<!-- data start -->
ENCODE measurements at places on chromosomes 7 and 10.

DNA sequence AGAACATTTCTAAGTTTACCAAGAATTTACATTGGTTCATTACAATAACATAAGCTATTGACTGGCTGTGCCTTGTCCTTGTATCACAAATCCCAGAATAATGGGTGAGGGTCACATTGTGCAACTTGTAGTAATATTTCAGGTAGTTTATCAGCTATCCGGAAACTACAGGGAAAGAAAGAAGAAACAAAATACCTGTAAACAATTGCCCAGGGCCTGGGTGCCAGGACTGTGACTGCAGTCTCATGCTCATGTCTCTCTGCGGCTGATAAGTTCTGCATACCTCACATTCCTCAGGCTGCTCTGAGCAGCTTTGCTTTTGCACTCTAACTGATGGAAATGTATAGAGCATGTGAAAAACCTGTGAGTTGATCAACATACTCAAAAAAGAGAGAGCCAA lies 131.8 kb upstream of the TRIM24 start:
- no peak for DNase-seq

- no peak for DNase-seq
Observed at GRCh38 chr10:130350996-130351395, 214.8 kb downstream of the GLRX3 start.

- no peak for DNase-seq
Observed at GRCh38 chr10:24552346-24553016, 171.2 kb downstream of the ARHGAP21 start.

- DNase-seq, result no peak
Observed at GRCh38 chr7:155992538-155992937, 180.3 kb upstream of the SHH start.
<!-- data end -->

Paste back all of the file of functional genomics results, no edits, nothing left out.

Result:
ENCODE measurements at places on chromosomes 7 and 10.

DNA sequence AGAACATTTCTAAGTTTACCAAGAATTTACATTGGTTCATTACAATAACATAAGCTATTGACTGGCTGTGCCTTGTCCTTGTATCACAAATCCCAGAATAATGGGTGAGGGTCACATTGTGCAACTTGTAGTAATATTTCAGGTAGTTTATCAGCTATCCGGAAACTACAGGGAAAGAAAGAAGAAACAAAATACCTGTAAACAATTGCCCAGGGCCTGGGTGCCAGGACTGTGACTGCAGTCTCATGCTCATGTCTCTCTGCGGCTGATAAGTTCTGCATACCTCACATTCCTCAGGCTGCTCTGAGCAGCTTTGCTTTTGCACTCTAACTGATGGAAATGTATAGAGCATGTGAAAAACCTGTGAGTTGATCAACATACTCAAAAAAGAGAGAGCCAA lies 131.8 kb upstream of the TRIM24 start:
- no peak for DNase-seq

- no peak for DNase-seq
Observed at GRCh38 chr10:130350996-130351395, 214.8 kb downstream of the GLRX3 start.

- no peak for DNase-seq
Observed at GRCh38 chr10:24552346-24553016, 171.2 kb downstream of the ARHGAP21 start.

- DNase-seq, result no peak
Observed at GRCh38 chr7:155992538-155992937, 180.3 kb upstream of the SHH start.